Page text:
Talking about Unescorted Prisoners Take the Bus |

Posted: September 17, 2009 in News and politics



Unescorted Prisoners Take the Bus |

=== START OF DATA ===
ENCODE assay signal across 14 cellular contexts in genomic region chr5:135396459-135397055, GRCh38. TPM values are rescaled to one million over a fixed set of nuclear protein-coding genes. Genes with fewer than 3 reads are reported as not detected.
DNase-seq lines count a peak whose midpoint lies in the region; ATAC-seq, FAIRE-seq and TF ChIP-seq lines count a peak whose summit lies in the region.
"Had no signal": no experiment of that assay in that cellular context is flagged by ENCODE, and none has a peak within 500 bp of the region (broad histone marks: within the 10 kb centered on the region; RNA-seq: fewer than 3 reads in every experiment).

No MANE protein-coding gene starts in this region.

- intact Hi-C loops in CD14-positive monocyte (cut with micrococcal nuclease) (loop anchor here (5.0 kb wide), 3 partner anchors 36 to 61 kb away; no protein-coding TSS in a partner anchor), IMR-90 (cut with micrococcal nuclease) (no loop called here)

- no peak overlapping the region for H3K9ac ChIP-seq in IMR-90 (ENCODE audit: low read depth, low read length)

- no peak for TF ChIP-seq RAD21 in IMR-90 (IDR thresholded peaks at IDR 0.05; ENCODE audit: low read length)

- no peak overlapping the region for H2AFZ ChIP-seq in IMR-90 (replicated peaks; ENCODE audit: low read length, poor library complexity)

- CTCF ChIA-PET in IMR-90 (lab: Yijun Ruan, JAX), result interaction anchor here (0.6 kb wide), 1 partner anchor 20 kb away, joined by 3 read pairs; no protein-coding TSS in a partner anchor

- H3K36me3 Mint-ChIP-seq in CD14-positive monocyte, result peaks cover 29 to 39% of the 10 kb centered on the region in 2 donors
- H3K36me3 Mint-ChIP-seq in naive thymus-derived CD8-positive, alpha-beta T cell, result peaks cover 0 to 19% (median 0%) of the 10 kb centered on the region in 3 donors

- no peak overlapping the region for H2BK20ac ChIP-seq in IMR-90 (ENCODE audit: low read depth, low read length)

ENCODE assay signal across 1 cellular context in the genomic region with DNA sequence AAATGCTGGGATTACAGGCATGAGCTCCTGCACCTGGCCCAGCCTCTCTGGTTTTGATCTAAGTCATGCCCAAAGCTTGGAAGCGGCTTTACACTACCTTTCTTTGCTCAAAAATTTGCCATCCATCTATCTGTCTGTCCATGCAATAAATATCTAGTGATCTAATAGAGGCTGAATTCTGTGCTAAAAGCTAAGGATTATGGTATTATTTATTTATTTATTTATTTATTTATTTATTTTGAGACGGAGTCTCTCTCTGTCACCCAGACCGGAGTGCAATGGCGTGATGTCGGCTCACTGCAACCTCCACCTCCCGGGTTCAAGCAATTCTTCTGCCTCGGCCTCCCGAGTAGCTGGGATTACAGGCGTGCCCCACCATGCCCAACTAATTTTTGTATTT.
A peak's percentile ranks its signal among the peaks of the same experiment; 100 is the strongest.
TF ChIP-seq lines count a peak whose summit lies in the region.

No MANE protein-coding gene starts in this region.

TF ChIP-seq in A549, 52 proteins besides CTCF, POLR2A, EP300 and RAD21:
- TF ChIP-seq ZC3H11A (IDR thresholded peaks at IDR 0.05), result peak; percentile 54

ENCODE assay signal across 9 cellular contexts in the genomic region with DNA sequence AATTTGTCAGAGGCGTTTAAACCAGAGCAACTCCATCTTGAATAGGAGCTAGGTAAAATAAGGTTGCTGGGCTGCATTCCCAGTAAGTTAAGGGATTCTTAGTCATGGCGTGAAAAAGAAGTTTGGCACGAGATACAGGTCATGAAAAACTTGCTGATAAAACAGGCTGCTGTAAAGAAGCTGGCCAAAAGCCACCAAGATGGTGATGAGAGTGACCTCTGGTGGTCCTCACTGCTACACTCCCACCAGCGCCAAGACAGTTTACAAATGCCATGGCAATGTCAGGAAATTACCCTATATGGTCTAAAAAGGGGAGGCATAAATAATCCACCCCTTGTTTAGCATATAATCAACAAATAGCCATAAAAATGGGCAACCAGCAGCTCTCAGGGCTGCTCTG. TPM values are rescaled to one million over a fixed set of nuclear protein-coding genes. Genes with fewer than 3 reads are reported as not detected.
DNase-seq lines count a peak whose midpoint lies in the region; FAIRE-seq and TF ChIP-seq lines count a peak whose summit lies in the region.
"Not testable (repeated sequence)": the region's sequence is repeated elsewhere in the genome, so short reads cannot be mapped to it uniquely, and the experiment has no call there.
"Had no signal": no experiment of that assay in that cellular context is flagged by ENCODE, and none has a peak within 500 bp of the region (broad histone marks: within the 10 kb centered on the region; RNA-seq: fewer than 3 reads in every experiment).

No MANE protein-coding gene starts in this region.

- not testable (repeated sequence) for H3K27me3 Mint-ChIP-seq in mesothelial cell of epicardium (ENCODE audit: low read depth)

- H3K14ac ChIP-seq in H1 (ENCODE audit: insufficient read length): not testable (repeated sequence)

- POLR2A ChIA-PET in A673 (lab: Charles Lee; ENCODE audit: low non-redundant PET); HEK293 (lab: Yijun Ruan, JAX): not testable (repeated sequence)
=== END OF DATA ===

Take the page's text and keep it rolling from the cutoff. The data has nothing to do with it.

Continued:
May 31, 2009 Unescorted Prisoners Take the BusThanks to a little-known policy at the federal Bureau of Prisons (BOP), the guy sitting next to you on the bus could be a convicted felon. As part of a cost-cutting program, the BOP allows more than 25,000 prisoners each year to ride unescorted and unannounced between federal correctional facilities. At least 50 have escaped, including a drug dealer who is now considered armed and dangerous. Traci Billingsley, a BOP spokeswoman, says that almost all of the inmates are traveling to halfway houses where they will come into contact with the public anyway. She adds that the other 6% of inmates are traveling to minimum-security facilities, most of which don’t even have fences. Prisoners who will travel alone are screened to make sure they “pose no significant risk.” Should federal prisoners be allowed to travel unescorted on public transportation?YesNoView ResultsBut bus-industry officials say that allowing prisoners to ride unescorted and unannounced on public transit does put passengers at risk. This spring, the American Bus Association (ABA) sent a letter to the BOP saying that the practice “imperils public safety” and demanding an immediate halt to the program. “The fact that this has been done and continues to be done in this kind of secretive way is very unsettling,” ABA president Peter Pantuso says. Read the bus drivers’ protest against unescorted prisoners… The BOP acknowledges that a small minority of the inmates it transfers via public transportation “fail to report to their designated locations” but insists that the cost savings is worth the risk. — J. Scott Orr

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